In the "Childhood Sketch" he drafted in August 1978, Wright says of Martins Ferry: "I had lived in all of the neighborhoods except the wealthy ones up on the hills away from the factories and the river, and I knew most of the languages, and carry with me today the affections of those words." Wright felt a sharp grief for those he left behind in Ohio; they are both the subject of and the intended audience for his poems. After years of rootlessness, he came to cherish the multicultural, working-class neighborhoods of his youth, and Wright's imagination always returned to the banks of the Ohio River. "In form and body it remains itself one of the magnificent rivers of the world. It could gather into itself the Seine, the Arno, and the Adige, and still have room for a whole mile of drifting lost lives."
In languages spoken by the native peoples of the Ohio Valley, many names for the river translate as "beautiful." The Ohio flows south and west for a thousand miles, from the confluence of the Allegheny and Monongahela Rivers — the site of Pittsburgh — to Cairo, Illinois, where it joins the Mississippi. Various Algonquian tribes made their home in the valley and defended the land west of the river from both local Iroquois and European pioneers. Beginning in 1744 and continuing for two decades, British and French troops battled for possession of the Ohio River and its surrounding territories. Native warriors prevented settlements west of the river until after the Revolutionary War, when thousands of colonists and more recent immigrants crossed the Allegheny and Appalachian mountain ranges to claim land for homesteading. Indigenous tribes were pushed farther inland, but the battle for control of the river was prolonged and bitter. In some native tongues the Ohio became known as the "River of Blood."
The first permanent settlement on the western shore, across from the fortified military post at Wheeling, Virginia, sprang up around a ferry landing, on a broad stretch of flatland. Absalom Martin had helped his father-in-law, Ebenezer Zane, survey the surrounding land, and Martin's ferry became the starting point of "a good waggon Road," as Zane called it, between Wheeling and Maysville, Kentucky. Zane's Trace, a shorter and more reliable route west, less prone to the seasonal dangers of river travel, opened in 1797. For decades the town of Martins Ferry remained a major crossroads and entry point to the Northwest Territory — what became the states of Ohio, Indiana, Michigan, Illinois, and Wisconsin. The Zane family and other pioneers planted orchards of fruit trees, berry bushes, and grape vines on Wheeling Island and the open fields on the western shore, cultivating tracts they then sold to the steady waves of settlers. In childhood, Wright knew the legacy of those early farmers: along the riverbank, amid tangles of shrub oak and sumac, the fragrances of blossoming pear, peach, and apple trees mingled with the smell of locust trees in springtime.
European immigrants joined colonial homesteaders in the early 1800s, bypassing coastal states to settle directly in the interior. This northern heartland of the Midwest became the first region in the United States to prohibit slavery, and "free-thinkers" — who advocated tolerance and the necessity of education — influenced the region's politics well into the twentieth century. The river formed a boundary between free and slave states prior to the Civil War, and by 1840, Ohio had more safe houses for escaping slaves than any other state. Martins Ferry, across the river from the slave-trading market in Wheeling, became a crucial haven.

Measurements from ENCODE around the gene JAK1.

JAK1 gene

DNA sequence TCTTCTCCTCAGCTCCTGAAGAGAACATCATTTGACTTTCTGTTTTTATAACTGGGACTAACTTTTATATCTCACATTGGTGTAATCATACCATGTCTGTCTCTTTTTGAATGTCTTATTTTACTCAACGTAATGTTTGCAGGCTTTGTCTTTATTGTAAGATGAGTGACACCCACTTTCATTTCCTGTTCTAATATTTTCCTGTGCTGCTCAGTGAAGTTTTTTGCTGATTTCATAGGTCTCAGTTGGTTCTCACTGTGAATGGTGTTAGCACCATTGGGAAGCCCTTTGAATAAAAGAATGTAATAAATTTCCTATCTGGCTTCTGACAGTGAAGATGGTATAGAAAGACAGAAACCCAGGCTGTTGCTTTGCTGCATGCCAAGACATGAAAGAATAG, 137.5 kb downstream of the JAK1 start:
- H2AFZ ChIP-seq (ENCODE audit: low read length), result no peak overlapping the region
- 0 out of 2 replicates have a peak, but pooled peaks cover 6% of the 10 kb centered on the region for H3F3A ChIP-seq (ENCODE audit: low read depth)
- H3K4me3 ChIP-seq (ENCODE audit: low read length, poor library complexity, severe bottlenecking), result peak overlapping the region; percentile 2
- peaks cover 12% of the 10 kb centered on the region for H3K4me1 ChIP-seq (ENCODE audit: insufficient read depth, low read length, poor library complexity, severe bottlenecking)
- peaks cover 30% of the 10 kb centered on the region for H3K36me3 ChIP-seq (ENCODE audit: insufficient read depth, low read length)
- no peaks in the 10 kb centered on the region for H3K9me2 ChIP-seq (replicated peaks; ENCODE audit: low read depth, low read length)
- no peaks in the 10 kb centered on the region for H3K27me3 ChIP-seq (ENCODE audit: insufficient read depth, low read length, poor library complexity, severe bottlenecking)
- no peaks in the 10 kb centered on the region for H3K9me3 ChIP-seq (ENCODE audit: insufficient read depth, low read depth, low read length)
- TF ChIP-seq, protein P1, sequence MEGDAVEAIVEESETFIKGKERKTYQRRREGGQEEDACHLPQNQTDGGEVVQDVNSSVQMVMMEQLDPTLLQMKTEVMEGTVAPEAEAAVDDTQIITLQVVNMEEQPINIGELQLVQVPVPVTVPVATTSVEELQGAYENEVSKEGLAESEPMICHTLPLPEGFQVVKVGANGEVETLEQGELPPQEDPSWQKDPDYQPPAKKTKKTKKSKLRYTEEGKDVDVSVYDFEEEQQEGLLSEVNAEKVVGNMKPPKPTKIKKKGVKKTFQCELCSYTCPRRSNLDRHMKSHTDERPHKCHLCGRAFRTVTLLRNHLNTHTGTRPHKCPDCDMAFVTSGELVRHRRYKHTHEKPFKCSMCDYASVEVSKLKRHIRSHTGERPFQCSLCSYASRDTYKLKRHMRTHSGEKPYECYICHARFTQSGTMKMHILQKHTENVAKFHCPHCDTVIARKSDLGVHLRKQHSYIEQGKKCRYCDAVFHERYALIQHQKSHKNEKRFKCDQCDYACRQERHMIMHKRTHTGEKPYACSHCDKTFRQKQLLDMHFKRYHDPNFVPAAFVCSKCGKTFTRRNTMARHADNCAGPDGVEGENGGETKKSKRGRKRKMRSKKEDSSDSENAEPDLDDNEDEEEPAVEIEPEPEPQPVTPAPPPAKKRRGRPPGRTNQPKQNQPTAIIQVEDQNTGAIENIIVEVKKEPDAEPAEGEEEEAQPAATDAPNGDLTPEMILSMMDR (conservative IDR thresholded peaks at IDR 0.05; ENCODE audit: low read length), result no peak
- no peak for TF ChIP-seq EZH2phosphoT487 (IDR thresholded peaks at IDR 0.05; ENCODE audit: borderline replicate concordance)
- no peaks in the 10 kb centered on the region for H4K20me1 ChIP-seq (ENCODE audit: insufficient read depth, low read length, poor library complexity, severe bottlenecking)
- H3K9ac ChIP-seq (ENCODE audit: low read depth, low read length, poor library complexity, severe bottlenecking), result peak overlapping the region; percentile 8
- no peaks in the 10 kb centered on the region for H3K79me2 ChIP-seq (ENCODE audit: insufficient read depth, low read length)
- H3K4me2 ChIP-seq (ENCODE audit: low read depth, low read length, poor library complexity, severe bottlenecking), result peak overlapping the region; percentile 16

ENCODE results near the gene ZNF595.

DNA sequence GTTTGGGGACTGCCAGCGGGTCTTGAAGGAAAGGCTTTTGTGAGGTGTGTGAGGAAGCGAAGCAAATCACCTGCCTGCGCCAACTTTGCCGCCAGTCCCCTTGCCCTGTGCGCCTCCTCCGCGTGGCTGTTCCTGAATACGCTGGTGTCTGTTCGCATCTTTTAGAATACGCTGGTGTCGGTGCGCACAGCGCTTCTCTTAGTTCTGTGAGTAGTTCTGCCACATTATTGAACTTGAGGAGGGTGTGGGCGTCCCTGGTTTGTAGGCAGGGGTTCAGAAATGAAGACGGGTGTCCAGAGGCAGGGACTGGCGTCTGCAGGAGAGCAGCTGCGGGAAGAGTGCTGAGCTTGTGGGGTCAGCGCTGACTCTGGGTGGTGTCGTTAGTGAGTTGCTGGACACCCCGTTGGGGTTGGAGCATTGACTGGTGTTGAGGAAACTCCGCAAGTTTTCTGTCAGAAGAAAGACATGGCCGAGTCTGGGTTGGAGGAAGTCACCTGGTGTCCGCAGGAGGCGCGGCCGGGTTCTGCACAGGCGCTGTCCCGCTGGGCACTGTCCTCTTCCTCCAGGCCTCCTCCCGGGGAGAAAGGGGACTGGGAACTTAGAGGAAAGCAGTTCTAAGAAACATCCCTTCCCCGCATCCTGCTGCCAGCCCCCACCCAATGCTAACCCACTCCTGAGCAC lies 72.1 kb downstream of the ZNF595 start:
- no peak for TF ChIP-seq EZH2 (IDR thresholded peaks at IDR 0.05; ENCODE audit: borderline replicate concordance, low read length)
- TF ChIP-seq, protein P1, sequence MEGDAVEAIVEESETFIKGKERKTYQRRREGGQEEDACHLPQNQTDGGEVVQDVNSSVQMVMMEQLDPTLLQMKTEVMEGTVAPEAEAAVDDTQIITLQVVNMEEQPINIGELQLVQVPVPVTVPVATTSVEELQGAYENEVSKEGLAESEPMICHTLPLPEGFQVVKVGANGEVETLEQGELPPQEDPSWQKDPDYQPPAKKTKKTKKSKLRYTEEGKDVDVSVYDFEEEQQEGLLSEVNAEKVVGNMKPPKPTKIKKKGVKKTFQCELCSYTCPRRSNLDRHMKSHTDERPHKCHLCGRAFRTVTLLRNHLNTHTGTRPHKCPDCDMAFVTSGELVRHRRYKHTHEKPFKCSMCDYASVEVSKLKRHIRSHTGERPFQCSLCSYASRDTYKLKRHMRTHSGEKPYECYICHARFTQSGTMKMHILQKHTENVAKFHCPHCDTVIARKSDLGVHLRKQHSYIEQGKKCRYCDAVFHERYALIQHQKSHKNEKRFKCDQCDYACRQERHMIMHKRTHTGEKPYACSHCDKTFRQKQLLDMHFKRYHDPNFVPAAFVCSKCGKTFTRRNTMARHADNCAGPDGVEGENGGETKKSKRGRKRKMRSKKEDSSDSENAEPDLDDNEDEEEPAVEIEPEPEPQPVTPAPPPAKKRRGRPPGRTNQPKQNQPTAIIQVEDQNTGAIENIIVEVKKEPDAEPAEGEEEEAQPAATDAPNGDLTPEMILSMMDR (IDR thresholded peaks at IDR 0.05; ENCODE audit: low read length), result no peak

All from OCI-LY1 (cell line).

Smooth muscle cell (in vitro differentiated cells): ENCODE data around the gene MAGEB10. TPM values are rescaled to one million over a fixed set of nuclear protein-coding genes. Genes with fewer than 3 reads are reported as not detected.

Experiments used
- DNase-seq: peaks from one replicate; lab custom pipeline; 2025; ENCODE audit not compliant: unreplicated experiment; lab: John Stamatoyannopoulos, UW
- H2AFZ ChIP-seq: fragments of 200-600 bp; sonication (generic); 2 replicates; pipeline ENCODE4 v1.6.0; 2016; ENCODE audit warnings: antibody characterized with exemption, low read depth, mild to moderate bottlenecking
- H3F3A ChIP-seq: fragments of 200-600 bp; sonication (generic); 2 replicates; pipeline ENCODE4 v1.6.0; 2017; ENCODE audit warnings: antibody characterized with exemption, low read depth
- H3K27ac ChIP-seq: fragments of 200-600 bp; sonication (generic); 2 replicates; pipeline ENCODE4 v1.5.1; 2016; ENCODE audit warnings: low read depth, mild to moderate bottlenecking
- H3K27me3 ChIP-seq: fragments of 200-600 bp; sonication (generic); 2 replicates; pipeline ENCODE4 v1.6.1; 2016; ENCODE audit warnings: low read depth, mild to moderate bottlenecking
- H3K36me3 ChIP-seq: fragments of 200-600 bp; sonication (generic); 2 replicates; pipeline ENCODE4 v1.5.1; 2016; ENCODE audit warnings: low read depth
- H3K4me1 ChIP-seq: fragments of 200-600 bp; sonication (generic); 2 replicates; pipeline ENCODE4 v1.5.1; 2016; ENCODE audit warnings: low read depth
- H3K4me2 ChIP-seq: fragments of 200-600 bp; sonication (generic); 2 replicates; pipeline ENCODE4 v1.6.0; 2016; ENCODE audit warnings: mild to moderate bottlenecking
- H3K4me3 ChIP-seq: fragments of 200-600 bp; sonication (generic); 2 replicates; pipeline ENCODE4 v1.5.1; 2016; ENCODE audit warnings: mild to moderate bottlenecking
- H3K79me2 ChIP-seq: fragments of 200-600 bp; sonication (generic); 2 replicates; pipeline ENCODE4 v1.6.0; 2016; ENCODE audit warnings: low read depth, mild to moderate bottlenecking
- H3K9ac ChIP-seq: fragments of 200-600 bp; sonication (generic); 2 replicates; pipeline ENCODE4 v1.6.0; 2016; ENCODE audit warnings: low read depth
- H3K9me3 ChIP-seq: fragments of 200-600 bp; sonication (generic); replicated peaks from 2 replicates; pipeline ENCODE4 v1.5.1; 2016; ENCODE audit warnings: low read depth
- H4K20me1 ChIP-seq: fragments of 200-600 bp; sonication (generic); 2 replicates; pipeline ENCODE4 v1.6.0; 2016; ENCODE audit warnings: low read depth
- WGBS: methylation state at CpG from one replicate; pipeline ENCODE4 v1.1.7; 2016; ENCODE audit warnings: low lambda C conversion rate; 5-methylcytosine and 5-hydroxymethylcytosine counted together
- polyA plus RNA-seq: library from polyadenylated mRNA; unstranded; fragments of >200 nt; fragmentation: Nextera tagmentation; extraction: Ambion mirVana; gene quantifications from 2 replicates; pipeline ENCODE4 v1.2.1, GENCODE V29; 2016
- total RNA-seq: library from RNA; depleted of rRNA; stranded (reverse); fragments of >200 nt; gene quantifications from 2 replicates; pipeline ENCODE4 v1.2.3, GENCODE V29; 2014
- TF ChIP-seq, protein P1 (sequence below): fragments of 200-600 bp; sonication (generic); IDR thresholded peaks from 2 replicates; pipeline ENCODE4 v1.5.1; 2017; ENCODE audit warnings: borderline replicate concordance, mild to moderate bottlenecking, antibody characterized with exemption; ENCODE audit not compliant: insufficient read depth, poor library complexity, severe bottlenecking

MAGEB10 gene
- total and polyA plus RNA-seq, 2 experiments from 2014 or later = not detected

Many Scots-Irish immigrants from England's northern borderlands were self-sufficient farmers who raised their own livestock, a kind of plain- folk, hardscrabble farming that took root in the backcountry of Appalachia as a separate way of life. This "Cohee" culture (derived from "yeomen") had enormous influence upon Wright's mother, Jessie, who spent her childhood on a subsistence farm in northern West Virginia. Martins Ferry, too, first developed as a farming community, and in the 1860s was still surrounded by vineyards, orchards, cornfields, and farms.
The discovery of coal seams running beneath neighboring hillsides ignited the town's industrial growth. With limestone, clay, and iron ore also close at hand, the riverfront made an ideal location for an iron-smelting blast furnace. In 1853, the Penn Central Railroad opened the entire area to heavy industry. Steel towns like Martins Ferry, Steubenville, Weirton, Benwood, and many others sprang up all along the Ohio River, which gave access to national and global markets. By the 1870s, Wheeling had become a major rail hub, while in Martins Ferry two separate train lines cut through the river's wide floodplain, known as the Bottom. When the flats grew overcrowded, the town's business district and wealthier citizens moved to the upper plateau above the river. The Ohio is a quarter-mile wide where the prominent brick houses of Martins Ferry ascend the western bank.
Hundreds of English and Welsh coal miners lived in Martins Ferry by the end of the nineteenth century, working in mines sunk straight into the hillsides. Wheeling Steel shuttled carloads of coal from the "tipple" down to the mill on elevated tracks that passed over working-class neighborhoods at the northern edge of town. With the mining boom, Martins Ferry's population tripled by 1900, and this growth continued unabated at the time of Wright's birth in 1927. Immigrants from Italy, Poland, and Hungary joined the local Appalachian workers, together with African- Americans from the South. During Wright's adolescence, Martins Ferry boasted twenty thousand inhabitants, most laboring in the steel mills along the river or the coal mines in interior hill country to the west.
When James Wright's parents — Jessie and Dudley — married in March 1916, they united families with roots on both sides of the Ohio River reaching back more than a century. Wright described his mother's parents, born and raised in West Virginia, as "honest-to-God hillbillies to a fare-thee-well." Jacob James Rawley Lyons, Jessie's father, was born April 17, 1859, near the western border of present-day Virginia, and died at the age of fifty-seven in June 1916. Rawley Lyons was twenty years old when he married Elizabeth Bedora Starkey — the matriarch of the Lyons family and a cherished presence in Wright's childhood.